What Matters the Most
- Friday, July 11, 2008
Let us never forget what should have first priority in our children’s lives, as well as in our own lives—knowing, serving, and bringing glory to God. Let us also never forget what should have second priority in our lives—our relationships with each other. It is only when these two factors are solid and deep that our children will be able to step out from a platform of strength, confidence, and peace to reach toward others in need of help.
So stop for a moment and ask yourselves these questions along with me: Are we encouraging our teens to know God, serve God, and bring glory to God? How exactly are we encouraging them to experience this type of personal relationship with God? How are we enabling our teens to pursue their spiritual lives? Have we provided them with Bible study materials, and have we ever joined them in such studies? Do we have regular discussions with them about the difficult aspects of faith—those hard questions that we all have to face? Have we researched various outreach programs with them and then given them our blessing as they go out and serve the Lord by serving others? Have we allowed (no, freely given) our teens the time to devote to such non-academic activities?
If we truly desire a strong relationship with our young people, here are some other questions that we must ask ourselves.
Do they know we will always listen to them?
Really? Do they? Even if it’s something they’re sure we won’t like when we hear about it? We must make sure our high schoolers understand that there is nothing they can say that will change how we feel about them. They need to know that we are always ready to be their sounding board. When they talk to us, we need to give them our full and focused attention. We also need to guard against the urge to downplay their issues. What seems earth-shattering to them may seem insignificant to us, but if it means so much to our children, that makes it important and worthy of our respect. Remember, if we aren’t there to listen to them, they may find someone else who is.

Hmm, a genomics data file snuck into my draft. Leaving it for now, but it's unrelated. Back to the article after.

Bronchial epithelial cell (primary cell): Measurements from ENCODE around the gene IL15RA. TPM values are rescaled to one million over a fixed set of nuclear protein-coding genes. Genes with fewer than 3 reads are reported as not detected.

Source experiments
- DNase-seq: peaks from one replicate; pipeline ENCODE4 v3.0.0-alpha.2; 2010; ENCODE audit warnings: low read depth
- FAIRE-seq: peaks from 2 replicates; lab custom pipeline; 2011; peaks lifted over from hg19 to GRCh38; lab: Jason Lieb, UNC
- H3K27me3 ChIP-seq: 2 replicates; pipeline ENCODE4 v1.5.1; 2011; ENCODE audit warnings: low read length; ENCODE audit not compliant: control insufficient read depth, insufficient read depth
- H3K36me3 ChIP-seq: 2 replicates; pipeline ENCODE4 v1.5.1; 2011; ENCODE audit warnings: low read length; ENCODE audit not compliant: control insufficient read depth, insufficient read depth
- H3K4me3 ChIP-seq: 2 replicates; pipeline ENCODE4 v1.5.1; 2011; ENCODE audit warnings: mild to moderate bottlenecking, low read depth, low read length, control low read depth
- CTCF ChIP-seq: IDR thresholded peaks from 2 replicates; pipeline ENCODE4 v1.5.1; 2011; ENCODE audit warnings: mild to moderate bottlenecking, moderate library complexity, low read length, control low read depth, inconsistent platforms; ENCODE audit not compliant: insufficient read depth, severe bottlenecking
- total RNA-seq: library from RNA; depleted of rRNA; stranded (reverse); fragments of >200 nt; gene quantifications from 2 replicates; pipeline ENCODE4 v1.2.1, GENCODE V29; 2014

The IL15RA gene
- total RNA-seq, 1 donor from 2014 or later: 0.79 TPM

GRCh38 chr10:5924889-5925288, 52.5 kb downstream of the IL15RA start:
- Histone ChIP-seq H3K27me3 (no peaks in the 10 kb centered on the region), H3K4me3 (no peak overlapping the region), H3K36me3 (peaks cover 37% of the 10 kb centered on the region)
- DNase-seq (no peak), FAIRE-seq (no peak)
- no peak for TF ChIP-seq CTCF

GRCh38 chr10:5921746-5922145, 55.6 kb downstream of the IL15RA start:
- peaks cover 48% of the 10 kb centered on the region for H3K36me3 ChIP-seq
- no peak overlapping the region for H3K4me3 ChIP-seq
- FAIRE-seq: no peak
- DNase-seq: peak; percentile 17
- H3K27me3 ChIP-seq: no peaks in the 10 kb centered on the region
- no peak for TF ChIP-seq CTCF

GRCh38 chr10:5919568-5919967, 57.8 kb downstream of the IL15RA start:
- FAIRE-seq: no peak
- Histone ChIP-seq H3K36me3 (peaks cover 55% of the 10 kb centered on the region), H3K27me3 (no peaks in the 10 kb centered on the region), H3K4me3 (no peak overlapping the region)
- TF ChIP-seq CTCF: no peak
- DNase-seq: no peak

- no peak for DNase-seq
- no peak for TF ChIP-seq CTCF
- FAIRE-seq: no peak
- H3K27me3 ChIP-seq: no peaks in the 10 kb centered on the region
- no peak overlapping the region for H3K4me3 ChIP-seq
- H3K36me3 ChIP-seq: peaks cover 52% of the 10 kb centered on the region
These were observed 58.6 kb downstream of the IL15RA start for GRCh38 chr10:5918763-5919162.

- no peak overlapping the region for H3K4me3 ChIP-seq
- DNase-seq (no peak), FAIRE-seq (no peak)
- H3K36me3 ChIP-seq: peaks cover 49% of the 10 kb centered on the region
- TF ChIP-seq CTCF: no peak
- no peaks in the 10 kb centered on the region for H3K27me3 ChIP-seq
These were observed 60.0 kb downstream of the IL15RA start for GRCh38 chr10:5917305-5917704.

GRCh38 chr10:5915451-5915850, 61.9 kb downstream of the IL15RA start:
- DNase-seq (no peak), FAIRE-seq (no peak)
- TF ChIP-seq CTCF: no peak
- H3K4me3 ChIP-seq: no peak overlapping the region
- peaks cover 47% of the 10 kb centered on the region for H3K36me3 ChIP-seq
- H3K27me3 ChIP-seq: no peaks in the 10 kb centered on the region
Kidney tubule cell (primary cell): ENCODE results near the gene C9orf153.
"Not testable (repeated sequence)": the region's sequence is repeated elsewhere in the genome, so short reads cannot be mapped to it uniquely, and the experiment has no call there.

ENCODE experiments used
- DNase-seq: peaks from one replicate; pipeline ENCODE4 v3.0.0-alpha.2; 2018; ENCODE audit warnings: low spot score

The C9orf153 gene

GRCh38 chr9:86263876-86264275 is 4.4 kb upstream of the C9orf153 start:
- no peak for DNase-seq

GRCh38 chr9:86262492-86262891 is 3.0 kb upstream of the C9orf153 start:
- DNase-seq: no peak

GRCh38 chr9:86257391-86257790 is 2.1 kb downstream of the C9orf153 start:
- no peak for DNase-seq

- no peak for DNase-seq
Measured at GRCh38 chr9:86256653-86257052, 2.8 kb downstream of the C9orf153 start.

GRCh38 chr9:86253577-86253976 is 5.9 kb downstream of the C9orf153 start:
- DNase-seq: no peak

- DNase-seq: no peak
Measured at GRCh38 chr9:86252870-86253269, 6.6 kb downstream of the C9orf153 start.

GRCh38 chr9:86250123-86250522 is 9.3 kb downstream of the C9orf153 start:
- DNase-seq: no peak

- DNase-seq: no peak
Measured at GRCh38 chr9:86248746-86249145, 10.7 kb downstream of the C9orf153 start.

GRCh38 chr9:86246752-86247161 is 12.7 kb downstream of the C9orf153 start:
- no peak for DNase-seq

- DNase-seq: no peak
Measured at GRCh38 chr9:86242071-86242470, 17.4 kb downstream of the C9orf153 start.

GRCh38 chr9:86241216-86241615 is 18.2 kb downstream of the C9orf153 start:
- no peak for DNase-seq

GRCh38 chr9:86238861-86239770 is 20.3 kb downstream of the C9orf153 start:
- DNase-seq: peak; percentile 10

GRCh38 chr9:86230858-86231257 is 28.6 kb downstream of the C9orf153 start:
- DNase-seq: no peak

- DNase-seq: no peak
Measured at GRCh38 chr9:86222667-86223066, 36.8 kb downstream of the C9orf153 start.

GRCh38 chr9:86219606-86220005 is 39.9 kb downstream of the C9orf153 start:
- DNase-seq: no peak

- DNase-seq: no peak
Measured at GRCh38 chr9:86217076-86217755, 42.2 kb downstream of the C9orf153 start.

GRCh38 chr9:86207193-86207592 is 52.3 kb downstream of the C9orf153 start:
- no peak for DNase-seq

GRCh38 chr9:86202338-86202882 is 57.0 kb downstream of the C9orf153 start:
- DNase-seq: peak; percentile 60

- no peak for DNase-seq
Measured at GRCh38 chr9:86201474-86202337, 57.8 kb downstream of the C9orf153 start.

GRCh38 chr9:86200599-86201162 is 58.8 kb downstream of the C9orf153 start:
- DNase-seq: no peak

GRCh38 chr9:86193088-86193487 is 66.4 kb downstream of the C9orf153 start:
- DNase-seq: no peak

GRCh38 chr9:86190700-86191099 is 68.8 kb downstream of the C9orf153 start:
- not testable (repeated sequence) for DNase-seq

Do they know we will always support them?
Or do they perhaps feel that our support is conditional? Do we only offer our help and encouragement to them when they are involved with something that is important to us? If they choose to follow a career path that is totally alien to our interests and gifts, we should not attempt to sway them to another course. Rather, we should express our confidence in them and cheer them on their way.
What about the times our teens struggle with breaking a bad habit? We shouldn’t nag and point out their failures, and we should never speak of their weaknesses in public. Instead, we need to share with others the many ways our children have blessed us so that our teens will realize how thankful we are for them. They should have no doubt that we believe they can accomplish whatever they set their hearts and minds to if they are committed to following God’s leading.
Do they know we will always pray for them?
Or do they only hear us pray at mealtimes? Are they completely unaware of the fact that we uphold them before the Father daily? Think how much it means to us when we know others are praying for us. Don’t we want our own children to experience the power of prayer? Our teens need to know that we keep a running list of their needs, their problems, their hopes, and their dreams—and that we regularly take them to the Lord in prayer. Of course, this means that we actually have to spend this focused time in prayer. And do we ever discuss our own prayer requests with our high schoolers? If they haven’t yet learned the habit of prayer (and the peace and strength it brings), it is imperative that they do so before they head off to their own independent lives.
Do they know we will always forgive them?
Or might they be afraid to come to us when they have made a mistake? What if it’s a big mistake? Can they count on us to forgive as God forgives? If our teens have a bad attitude, disobey us, or simply choose to do something they understand is wrong, they have sinned. However, if they come to us with a repentant spirit, if they confess and are ready to try again to do right, it is our responsibility to forgive them completely. Psalm 103:12 says, “As far as the east is from the west, so far hath he removed our transgressions from us.” It is not our right to hold grudges or to bring up our children’s past sins when we are upset. Our goal should be to demonstrate the beautiful kind of forgiveness the Father has shown all of us.
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